Swamp Fossil Deposit
The Bell Hill Vineyard fossils were deposited 1000 - 2000 years ago along a small, spring-fed stream flowing beneath a forest dominated by matai (Prumnopitys taxifolia).
Fossil trunks, branches, and seeds of this tall native pine are very common in the deposit, which formed where the stream crossed an area of soft clay.The thixotropic clay in the deposit trapped the animals and, once they had drowned, the high lime (carbonate) content of the clay helped preserve their bones. In other parts of the deposit, animals may have been able to stand on a firm stream bed beneath the clay, but the clay held them fast and they would not have been able to escape. Eventually they would have starved to death.
A few metres down the stream from the main concentration of large bones are the bones of small birds and other vertebrates, including the tuatara (Sphenodon), that were dropped into the stream by extinct giant harrier hawks (Circus eylesi) feeding in the branches overhead. Some of the bones of the native pigeon (Hemiphaga novaeseelandiae) still carry beak marks from the predator hawks. The hawks themselves were caught occasionally, either while trying to drink from the stream or attacking prey in the streambed.
The giant harrier was not the only bird of prey at Bell Hill Vineyard. The moa were food for the giant Haast’s Eagle (Hieraaetus moorei). A hole ripped into one of the recovered moa skulls shows the power of the eagle’s huge claw. Yet, for all its strength, sometimes the killer died with its prey - eagle bones have also been found in the swamp. Altogether, the remains of 19 species of native bird have been identified from the Bell Hill Vineyard deposit, ranging in size from parakeets and quail to the Giant Moa. Bones of the introduced Pacific rat (Rattus exulans) have also been found.
The deposit continued to develop after the forest was destroyed by fire early in the Polynesian period (beginning around AD 1300). The New Zealand quail (Coturnix novaezealandiae) inhabited the shrublands and grasslands that replaced the forest.
Fossils of three species of birds introduced by Europeans and the spur-winged plover which reached New Zealand by itself in the 20th Century show that the sticky clay was still trapping and preserving animals up to the time it was excavated.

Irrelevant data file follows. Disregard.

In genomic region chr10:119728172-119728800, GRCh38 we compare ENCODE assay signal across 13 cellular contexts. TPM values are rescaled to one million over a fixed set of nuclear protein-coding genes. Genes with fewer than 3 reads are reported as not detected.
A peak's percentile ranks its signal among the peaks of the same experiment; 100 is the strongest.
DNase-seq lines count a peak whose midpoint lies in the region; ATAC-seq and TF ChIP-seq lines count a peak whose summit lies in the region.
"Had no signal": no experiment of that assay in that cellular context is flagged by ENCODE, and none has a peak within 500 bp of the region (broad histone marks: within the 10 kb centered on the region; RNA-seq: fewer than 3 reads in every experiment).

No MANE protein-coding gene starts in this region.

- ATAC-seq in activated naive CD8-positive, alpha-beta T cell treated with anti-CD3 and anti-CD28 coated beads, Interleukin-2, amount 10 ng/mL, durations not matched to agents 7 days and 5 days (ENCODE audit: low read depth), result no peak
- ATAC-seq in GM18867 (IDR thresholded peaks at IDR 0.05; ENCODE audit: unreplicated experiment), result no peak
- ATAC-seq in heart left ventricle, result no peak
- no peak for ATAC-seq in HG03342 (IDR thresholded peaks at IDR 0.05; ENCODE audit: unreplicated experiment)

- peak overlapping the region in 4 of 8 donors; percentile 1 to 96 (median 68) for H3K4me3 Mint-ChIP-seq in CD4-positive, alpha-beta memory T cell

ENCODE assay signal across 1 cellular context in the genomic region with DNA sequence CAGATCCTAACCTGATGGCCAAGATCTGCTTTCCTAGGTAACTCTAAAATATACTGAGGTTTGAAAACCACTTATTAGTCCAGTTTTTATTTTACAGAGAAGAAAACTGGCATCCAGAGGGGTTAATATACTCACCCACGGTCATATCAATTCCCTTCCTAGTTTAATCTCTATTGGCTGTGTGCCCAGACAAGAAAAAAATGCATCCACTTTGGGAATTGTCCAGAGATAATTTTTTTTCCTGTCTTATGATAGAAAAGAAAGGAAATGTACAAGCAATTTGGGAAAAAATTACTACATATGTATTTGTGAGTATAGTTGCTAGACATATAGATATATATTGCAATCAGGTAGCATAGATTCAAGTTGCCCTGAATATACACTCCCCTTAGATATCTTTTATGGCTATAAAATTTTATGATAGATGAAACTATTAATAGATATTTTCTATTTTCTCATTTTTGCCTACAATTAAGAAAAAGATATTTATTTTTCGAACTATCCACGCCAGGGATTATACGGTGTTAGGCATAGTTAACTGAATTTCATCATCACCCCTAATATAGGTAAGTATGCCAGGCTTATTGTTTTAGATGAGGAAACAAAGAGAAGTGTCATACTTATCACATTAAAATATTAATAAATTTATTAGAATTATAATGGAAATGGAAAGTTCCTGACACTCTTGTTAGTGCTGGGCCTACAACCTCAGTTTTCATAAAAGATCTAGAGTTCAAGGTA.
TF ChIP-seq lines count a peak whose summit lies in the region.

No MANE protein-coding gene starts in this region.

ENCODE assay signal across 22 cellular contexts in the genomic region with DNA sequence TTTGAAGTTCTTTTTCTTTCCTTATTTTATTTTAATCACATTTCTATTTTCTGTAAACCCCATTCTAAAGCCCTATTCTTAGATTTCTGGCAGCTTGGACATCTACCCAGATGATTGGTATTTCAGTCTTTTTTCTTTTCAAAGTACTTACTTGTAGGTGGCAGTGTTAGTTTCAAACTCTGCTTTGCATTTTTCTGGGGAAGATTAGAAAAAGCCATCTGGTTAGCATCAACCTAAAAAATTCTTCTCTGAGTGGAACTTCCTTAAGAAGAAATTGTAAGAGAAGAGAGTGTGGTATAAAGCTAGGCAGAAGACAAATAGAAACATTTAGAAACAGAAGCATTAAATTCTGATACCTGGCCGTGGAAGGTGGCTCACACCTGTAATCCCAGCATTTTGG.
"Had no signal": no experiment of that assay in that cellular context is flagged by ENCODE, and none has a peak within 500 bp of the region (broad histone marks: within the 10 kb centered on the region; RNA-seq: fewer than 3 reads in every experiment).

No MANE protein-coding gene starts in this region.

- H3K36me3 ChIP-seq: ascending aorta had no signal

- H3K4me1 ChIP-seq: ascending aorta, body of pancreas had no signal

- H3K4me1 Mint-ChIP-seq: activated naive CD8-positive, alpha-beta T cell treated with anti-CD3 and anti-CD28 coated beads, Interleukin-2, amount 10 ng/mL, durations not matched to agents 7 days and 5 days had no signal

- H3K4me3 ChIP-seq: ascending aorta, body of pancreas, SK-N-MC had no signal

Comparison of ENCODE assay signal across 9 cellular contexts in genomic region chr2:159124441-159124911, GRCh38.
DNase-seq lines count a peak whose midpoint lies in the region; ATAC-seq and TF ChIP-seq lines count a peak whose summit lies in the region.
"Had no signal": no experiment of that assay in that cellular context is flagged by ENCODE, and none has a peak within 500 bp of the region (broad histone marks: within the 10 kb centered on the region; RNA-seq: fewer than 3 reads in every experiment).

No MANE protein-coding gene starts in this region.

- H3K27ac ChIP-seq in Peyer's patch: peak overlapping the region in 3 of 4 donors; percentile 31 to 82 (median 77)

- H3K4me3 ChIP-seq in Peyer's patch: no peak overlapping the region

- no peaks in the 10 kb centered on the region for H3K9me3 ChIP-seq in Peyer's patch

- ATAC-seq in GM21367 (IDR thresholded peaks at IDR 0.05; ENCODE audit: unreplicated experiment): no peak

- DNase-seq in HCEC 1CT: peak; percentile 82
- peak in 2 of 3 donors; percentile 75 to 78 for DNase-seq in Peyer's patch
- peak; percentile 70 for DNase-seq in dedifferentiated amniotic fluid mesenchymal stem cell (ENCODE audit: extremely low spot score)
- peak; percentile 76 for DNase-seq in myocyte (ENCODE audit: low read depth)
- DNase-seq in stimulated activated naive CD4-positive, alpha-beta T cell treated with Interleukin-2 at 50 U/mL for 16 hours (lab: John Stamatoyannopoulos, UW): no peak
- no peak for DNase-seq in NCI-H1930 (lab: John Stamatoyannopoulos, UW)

Although only part of the deposit was excavated, nearly 300 individual moa have been identified. All four species of moa found in the lowlands of Canterbury are represented. The most abundant species is the Giant Moa (Dinornis robustus), of which over 150 (43%) are juveniles. Next most common is the Eastern Moa (Emeus crassus), with at least 40 adults, followed by the Stout-legged Moa (Euryapteryx geranoides), with 33 adults. Least common is the second-largest species, the Heavy-footed Moa (Pachyornis elephantopus), of which only 16 adults have been identified. All ages are also represented, from eggs and hatchlings to old birds that were perhaps 40-50 years old.
Carbon dates show that moa were trapped in the Bell Hill Vineyard site from at least 2000 years ago to the time of Polynesian settlement. The deposit is therefore of major importance as a ‘snapshot’ of the way North Canterbury was when people first explored it, 700 years ago.
As part of ongoing research programmes, the Bell Hill moa remains are being used in studies investigating the ecology and environment of the moa. Bones from Bell Hill Vineyard were also included in a study showing that female Giant Moa were twice as heavy as males. The DNA of the Bell Hill bones was well preserved, allowing the birds to be sexed and body size calculated from leg bone dimensions. The large sexual dimorphis resulted in a reduction of the number of moa species from 11 to 10 which was proven through the DNA testing – so an extinct species became extinct – the Dinornis giganteus is no longer, now included in the Dinornis robustus group.